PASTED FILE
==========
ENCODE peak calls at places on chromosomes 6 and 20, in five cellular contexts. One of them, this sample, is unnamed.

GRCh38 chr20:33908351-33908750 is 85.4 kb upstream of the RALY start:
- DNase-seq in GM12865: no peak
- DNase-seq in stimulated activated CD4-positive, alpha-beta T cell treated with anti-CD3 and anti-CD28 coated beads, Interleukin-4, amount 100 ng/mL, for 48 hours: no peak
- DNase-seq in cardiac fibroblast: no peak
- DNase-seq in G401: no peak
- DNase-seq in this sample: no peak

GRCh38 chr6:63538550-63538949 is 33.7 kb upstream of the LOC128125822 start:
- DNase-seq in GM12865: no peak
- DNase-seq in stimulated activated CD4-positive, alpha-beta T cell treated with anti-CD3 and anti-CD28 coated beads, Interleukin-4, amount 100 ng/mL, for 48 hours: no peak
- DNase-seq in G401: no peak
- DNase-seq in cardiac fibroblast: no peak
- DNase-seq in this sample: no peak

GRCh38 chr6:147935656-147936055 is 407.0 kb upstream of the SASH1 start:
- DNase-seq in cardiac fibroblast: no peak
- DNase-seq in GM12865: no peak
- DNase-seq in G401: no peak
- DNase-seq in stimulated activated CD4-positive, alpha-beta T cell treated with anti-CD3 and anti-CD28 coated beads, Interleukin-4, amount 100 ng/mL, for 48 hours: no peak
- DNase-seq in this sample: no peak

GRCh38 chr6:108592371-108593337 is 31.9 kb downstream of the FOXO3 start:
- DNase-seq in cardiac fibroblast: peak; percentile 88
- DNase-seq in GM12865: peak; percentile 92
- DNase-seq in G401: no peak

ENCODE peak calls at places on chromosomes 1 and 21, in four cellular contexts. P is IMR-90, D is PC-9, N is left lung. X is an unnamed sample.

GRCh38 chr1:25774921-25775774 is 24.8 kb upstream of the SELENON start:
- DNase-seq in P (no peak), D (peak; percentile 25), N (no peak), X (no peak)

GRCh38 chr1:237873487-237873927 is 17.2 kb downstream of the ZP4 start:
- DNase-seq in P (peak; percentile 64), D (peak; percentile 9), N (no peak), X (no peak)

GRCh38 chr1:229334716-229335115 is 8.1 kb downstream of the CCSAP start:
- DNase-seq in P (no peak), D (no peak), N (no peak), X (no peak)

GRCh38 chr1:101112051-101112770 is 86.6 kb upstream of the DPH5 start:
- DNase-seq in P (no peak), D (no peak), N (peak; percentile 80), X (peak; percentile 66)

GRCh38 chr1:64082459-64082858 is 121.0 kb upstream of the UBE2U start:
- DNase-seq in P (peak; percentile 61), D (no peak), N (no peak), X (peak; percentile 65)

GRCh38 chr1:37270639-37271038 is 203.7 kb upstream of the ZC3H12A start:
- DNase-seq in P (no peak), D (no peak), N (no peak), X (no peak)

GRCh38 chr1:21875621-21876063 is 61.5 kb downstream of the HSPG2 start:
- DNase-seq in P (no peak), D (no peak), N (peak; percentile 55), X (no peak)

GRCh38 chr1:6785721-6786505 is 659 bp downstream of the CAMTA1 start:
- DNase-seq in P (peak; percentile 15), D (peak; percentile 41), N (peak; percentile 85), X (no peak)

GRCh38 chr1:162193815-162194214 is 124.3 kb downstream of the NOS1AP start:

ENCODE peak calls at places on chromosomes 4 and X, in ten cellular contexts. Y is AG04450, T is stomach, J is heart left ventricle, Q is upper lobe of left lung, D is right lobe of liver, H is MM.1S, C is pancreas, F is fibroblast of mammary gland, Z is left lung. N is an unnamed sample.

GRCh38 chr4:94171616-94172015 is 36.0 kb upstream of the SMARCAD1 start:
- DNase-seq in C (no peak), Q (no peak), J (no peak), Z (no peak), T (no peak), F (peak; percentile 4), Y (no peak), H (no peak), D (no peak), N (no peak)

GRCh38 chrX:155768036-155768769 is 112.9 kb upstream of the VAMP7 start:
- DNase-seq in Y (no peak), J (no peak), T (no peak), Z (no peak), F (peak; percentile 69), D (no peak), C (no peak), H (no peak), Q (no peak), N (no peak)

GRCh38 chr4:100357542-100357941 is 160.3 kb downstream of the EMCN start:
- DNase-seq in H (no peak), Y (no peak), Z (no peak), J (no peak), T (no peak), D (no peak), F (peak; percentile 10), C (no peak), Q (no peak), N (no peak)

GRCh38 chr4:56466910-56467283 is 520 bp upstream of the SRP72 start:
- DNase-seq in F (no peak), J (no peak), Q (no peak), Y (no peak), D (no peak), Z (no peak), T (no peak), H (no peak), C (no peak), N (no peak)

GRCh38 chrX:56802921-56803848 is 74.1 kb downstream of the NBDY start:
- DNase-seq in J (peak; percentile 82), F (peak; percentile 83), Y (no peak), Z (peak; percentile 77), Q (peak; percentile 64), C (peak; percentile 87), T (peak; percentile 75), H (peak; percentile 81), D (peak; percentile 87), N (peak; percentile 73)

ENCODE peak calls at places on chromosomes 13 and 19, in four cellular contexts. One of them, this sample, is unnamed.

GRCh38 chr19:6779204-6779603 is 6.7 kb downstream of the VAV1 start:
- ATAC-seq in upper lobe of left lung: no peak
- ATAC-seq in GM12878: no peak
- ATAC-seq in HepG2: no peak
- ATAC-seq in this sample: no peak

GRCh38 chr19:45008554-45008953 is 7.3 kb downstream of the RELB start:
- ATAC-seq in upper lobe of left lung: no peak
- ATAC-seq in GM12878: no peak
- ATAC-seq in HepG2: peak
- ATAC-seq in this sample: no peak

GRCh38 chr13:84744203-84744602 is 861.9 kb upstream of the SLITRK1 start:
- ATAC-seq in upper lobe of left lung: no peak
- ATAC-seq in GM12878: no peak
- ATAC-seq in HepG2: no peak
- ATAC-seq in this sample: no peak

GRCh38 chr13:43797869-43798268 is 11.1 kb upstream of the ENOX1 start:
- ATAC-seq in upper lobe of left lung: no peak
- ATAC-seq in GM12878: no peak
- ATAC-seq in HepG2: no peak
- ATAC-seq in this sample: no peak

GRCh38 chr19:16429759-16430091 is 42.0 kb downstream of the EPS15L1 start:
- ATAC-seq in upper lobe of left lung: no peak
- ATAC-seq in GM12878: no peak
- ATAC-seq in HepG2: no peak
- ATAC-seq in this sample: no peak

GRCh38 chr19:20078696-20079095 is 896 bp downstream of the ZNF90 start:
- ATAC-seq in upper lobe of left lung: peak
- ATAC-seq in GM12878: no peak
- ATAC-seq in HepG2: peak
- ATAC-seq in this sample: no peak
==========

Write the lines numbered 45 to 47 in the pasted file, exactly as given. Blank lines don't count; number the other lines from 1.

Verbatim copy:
GRCh38 chrX:155768036-155768769 is 112.9 kb upstream of the VAMP7 start:
- DNase-seq in Y (no peak), J (no peak), T (no peak), Z (no peak), F (peak; percentile 69), D (no peak), C (no peak), H (no peak), Q (no peak), N (no peak)

GRCh38 chr4:100357542-100357941 is 160.3 kb downstream of the EMCN start: